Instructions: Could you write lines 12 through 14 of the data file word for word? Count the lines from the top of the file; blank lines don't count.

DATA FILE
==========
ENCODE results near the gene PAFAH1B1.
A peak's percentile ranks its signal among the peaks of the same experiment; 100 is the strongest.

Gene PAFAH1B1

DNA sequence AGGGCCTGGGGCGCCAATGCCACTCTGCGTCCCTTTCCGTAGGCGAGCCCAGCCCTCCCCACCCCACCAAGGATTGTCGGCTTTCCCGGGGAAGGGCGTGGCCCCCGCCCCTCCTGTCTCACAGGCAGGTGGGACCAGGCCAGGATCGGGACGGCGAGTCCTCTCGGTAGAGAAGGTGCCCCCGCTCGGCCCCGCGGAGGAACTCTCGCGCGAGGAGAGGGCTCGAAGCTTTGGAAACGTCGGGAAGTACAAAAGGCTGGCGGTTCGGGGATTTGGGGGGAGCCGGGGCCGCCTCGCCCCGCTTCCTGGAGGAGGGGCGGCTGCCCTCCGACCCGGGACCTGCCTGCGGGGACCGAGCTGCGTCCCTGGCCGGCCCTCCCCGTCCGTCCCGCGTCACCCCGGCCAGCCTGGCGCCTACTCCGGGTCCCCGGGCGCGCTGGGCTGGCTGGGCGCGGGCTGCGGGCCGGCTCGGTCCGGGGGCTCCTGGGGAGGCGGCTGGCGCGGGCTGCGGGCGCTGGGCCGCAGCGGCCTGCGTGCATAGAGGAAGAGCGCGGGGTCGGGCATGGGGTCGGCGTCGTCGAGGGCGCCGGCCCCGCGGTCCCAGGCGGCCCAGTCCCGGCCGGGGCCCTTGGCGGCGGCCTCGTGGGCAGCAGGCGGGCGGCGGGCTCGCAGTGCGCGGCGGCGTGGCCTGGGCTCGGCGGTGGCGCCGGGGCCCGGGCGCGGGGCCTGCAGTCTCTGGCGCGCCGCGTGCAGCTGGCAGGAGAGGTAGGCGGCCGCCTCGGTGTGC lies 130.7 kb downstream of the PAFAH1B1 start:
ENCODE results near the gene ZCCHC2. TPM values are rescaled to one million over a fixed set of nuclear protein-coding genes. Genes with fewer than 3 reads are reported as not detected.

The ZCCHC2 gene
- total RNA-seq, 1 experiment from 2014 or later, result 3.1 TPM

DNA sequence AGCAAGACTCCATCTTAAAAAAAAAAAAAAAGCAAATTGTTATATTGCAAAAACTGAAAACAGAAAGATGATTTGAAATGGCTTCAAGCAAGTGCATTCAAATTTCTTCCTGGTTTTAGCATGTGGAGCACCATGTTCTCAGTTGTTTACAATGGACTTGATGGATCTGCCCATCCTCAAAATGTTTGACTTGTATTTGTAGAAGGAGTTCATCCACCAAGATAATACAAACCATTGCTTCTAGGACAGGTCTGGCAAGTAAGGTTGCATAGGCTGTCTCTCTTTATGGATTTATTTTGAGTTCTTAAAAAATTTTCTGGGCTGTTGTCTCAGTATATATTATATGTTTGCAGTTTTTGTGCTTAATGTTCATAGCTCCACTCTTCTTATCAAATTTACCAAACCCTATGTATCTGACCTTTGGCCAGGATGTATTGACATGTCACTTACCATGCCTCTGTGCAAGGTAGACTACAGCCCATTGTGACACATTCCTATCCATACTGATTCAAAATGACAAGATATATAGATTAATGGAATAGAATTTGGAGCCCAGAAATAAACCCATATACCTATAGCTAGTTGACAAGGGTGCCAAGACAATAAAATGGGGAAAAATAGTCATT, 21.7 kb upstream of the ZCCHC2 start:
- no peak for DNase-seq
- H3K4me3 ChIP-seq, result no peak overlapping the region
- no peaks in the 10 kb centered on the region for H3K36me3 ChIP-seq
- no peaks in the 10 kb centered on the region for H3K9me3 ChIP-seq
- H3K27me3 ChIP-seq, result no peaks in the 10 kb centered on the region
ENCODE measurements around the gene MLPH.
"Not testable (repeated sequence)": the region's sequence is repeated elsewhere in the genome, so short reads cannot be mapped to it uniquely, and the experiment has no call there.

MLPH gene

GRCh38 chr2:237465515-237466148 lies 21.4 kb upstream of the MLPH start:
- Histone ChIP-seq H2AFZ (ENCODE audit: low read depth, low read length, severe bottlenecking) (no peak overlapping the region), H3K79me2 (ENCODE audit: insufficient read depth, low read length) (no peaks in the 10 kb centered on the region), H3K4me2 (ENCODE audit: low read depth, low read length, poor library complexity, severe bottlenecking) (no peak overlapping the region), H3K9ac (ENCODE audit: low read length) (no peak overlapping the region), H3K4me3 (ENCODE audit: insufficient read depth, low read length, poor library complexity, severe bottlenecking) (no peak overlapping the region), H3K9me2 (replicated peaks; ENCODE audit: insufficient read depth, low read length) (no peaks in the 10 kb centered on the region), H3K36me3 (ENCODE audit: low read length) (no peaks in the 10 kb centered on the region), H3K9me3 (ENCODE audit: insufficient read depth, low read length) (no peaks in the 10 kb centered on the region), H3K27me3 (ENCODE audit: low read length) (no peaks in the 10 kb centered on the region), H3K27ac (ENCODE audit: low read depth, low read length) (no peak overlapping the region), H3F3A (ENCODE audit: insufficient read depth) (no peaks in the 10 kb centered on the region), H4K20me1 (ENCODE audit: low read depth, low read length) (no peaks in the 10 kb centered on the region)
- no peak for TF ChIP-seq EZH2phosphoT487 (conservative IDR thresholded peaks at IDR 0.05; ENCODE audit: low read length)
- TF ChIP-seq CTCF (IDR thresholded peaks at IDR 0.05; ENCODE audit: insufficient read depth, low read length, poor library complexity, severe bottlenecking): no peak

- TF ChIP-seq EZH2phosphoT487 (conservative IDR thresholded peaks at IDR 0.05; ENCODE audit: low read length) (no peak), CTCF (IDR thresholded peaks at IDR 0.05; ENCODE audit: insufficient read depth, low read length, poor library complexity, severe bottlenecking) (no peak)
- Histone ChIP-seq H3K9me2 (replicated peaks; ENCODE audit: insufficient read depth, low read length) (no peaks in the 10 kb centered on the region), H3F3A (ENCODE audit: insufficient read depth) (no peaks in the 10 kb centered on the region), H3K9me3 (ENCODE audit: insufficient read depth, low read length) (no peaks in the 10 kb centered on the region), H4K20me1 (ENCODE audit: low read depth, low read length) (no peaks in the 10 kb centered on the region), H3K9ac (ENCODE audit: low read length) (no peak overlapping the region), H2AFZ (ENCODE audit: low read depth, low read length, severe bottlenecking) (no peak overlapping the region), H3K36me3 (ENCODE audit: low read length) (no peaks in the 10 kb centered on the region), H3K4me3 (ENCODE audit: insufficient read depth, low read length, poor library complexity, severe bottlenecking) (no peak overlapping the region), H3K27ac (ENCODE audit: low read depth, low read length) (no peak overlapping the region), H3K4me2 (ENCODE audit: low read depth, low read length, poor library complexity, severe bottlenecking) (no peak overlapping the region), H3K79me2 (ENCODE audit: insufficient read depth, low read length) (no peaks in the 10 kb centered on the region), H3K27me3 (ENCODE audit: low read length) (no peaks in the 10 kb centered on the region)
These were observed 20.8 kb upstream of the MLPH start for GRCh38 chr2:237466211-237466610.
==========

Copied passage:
- no peaks in the 10 kb centered on the region for H3K9me3 ChIP-seq
- H3K27me3 ChIP-seq, result no peaks in the 10 kb centered on the region
ENCODE measurements around the gene MLPH.